I remember that morning well. It was a gorgeous Fall morning (much like today in New England). I always watched the Today Show before heading to work around 8:45 a.m. For some odd reason I remember thinking that morning, “There has been nothing interesting in the news lately, I’m not going to even bother to turn the tv on.” What a strange thought to have when at that very same time evil people were executing their horrific plan of attack. Needless to say, I was glued to the tv for nearly a week after that fateful morning.
It’s true Natalie, how could any of us have seen that coming? It changed an ordinary morning into one of the most infamous days in history.
Thanks for commenting and take care.
Oh, and great post.
What I remember most is the strange juxtaposition of the horrific, unbelievable images on the television with the gorgeous, bright-blue-sunshine, once-in-a-summer day outside. I went for a walk to try to compose my thoughts but was unnerved by the eerily empty sidewalks. I had a profound sense that the world had changed irrevocably that morning, that nothing would ever quite be the same.
I’m profoundly sad for the people who lost their lives or loved ones that day. But I’m so grateful you weren’t one of them. So grateful …
Aw, thanks munro. :)
You bring up a good point — another weird part of that day was how everyone was glued to their TV sets, turning so many places into ghost towns. I remember the days following being very uncertain and stressful as everyone tried to figure out what happened and what we would do as a country afterward. Definitely a defining moment that has left its mark forever.
I remember the morning of, the TV, getting ready to go to class despite everything. Not sure why it wasn’t cancelled. I was teaching 2 classes that day. Needless to say I didn’t teach.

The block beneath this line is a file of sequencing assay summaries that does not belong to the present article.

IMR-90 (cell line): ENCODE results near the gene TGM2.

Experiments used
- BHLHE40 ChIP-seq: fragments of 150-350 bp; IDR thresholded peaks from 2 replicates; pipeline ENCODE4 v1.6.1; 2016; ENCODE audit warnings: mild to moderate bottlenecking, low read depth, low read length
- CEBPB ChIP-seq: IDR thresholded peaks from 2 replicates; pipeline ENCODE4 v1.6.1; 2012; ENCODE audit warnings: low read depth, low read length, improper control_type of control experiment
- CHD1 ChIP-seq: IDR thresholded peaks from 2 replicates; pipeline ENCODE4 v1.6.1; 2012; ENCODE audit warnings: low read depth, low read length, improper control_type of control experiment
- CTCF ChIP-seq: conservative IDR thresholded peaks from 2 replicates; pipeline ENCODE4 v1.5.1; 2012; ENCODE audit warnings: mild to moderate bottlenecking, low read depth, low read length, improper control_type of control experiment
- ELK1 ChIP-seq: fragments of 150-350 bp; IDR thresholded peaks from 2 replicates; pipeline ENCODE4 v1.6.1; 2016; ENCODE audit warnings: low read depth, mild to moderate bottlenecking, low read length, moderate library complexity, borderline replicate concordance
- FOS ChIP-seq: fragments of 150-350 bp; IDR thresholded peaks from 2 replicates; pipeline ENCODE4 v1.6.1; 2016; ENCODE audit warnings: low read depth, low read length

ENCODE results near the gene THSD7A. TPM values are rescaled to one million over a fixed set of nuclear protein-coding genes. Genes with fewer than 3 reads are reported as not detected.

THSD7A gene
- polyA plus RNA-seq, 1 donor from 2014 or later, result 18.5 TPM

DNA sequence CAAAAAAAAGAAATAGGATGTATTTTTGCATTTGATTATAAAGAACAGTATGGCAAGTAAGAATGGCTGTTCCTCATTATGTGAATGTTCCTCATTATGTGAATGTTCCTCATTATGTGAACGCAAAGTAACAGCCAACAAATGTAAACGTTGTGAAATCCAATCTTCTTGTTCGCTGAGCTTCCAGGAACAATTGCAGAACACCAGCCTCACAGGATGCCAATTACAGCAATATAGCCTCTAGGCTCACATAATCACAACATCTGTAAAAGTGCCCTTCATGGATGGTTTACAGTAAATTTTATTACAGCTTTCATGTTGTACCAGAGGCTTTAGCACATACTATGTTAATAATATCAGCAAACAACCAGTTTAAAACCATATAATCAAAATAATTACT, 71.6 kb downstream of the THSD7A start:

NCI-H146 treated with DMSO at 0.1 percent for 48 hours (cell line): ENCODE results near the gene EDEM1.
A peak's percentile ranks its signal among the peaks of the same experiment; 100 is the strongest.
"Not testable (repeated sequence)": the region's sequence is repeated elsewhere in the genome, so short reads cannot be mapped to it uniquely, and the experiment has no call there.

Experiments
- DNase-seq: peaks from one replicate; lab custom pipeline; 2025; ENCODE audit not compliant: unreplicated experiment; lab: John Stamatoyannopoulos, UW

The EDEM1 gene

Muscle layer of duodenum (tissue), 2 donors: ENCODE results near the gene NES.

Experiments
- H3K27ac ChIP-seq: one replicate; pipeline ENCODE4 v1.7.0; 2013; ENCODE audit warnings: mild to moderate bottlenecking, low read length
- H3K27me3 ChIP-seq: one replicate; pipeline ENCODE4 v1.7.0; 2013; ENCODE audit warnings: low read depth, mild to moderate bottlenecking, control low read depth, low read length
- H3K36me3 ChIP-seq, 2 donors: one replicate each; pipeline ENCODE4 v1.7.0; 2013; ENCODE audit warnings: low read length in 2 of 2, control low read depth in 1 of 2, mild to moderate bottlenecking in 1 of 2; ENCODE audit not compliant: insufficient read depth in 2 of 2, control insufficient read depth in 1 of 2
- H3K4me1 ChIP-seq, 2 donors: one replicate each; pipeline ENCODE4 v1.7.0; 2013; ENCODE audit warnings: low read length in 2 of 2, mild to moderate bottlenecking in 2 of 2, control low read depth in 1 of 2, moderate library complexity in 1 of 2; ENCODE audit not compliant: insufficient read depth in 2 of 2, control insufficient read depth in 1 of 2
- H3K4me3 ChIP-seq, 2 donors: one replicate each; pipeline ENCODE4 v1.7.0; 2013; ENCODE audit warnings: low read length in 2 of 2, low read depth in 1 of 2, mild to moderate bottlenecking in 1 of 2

I know, how could you teach after something like that?
Thanks for commenting David. Were you in the States by 2001 or still in France?
My mother-in-law called from Pennsylvania tellling us (in California) to turn on the TV. We watched in disbelief – it was like a disaster movie. I went to work after the second tower fell and the screens went gray- some folks arrived at work without having turned on a TV or radio and had no idea what was going on. It seemed very far away, but when the plane went down in Pennsylvanial it was suddenly much closer.
Thanks for sharing allysonyj. Must have been tough for you to go to work immediately after; I’m not sure I could have managed it.
Living in Norway, I was in a meeting regarding the Nobel Peace Price Ceremonie that should take place three months later, when the meeting was interupted by a secretary that told us to turn on the news. I remember all the horror, disbelieve, the confusion, this day that changed the world.
The Ceremonie took place at December 10.th as always, under a much heavyer security. In fact, the security level has never gone back to the way it was before 9/11. I’m profoundly sad for the people who lost their lives or loved ones that day. We will never forget! <3
What an interesting place to be when hearing the news; that must have been strange. It’s true that the even was so big it forced everyone to stop what they were doing. I’m glad the ceremony went as planned, it was important for life to continue after something so tragic. Thanks for commenting ellengry.
I remember it was around 2 pm in my hometown, in Portugal, when I turned on the tv, and saw the first tower burning. Everybody was saying that it was a horrible accident, and I was struck at the sight of if.
Minutes later, still standing in front of the tv, the second tower gets hit, live, right in front of me, and I fell on my knees, on the rug, speechless, thinking the world was about to end.
Whoever did that, didn’t do it to NY, but to the whole western world.
So true gigi, it was an attack on the whole world and I think everyone was a New Yorker that day. And like you said, there was a feeling of doom that the world was ending, because it was hard to see if it was an isolated attack or part of a much larger thing. It was a very strange thing to live through, for sure. Thanks for sharing your story.
I can remember it very clearly. I was in my office when it happened and I came home to see the second tower get hit. I had to fly from Paris to Frankfurt the following day and Charles de Gaulle airport in Paris was completely empty. It was very eerie and even more so when I got on the plane to find that I was one of only three passengers! I visited New York and Ground Zero in 2002 and I was particularly struck by how much damage there was to the surrounding buildings, I’d somehow missed that up to that point. Everyone’s thoughts go to all the victims and their families and friends.
Can’t believe you had to fly the following day! That must have been strange indeed. And yeah, Ground Zero was impressive during those following years because it was basically an ominous crater in the middle of Manhattan. I’m happy to see it being built back up finally, which I think helps psychologically with the whole process. Thanks for commenting & sharing your story soundlandscapes.